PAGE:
FACETS – “Indigenous knowledge and federal environmental assessments in Canada: applying past lessons to the 2019 impact assessment act”. Even the most contemporary federal Environmental Assessment framework in Canada ultimately fails to ensure the engagement of the critically important knowledge of Indigenous peoples in environmental decision-making. While we identify that Impact Assessment Act fails to substantially improve the relationship between Indigenous Knowledge and Environmental Assessment (EA), it has faced severe and continuing backlash from industry proponents and many non-Indigenous Canadians for the few improvements it does make. Canadian EA thus misses opportunities to inform environmental decisions with the best available knowledge and to support Indigenous rights, sovereignty, and well-being.
We suggest widespread recognition of Indigenous-led EA as a way forward, alongside cooperative assessments designed by Crown and Indigenous authorities. Indigenous-led EA, which is fortified by millennia of experience in natural resource management and environmental decision-making practices is on-going in Canada and represents a reassertion of Indigenous management rights that may respond comprehensively to legal, historical, epistemological, and political obstacles. This process, developed specifically by and for Indigenous Nations, has the potential to improve relationships between governments, project proponents, and practitioners while upholding human rights.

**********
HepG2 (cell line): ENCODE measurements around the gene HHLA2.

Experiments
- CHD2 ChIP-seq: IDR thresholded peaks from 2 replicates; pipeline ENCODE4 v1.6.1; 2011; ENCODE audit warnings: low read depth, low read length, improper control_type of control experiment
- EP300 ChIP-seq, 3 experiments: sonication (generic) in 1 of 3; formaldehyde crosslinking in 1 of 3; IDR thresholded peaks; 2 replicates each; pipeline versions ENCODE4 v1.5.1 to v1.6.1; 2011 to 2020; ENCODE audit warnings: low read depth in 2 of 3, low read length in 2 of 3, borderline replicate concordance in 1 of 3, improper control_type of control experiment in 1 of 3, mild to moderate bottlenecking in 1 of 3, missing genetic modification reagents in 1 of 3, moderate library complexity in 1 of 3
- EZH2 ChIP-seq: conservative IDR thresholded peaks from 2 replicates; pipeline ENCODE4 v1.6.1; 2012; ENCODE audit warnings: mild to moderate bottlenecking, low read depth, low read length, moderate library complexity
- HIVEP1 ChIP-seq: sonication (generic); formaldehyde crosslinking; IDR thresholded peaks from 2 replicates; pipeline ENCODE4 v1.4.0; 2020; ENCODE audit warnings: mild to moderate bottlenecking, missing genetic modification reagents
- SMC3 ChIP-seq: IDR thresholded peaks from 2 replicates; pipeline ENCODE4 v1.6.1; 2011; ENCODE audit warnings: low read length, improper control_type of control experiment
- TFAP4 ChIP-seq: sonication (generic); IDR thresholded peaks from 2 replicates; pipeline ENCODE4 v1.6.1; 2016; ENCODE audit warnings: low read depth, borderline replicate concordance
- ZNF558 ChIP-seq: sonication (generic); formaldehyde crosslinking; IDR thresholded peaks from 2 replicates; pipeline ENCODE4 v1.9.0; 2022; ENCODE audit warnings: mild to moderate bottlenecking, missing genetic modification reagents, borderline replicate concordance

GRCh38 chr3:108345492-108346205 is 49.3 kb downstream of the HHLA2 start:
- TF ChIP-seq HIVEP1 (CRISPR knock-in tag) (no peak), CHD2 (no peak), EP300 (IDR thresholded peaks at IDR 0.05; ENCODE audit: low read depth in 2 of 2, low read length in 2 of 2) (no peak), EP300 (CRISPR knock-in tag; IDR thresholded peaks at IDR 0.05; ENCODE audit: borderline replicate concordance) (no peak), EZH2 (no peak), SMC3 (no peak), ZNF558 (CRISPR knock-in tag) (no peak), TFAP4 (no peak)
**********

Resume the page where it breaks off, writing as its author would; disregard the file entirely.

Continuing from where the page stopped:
Recommendations from these panels were similar to the suggestions that emerged from our literature review and called for:
- Indigenous power in the decision-making process
- explicit recognition of land and treaty rights
- legally binding adherence to UNDRIP
- increased funding programs and opportunities
- oversight of IK by Indigenous peoples, and
- recognition of fundamental differences in western and Indigenous Knowledge, culture, and worldview (Canadian Environmental Assessment Agency 2017)
While the Impact Assessment Act does provide provisions for the protection of IK, and owing to amendments made by the House of Commons does invoke UNDRIP, many of the panels’ additional recommendations remain unaddressed.
https://www.facetsjournal.com/doi/10.1139/facets-2019-0039 – ref23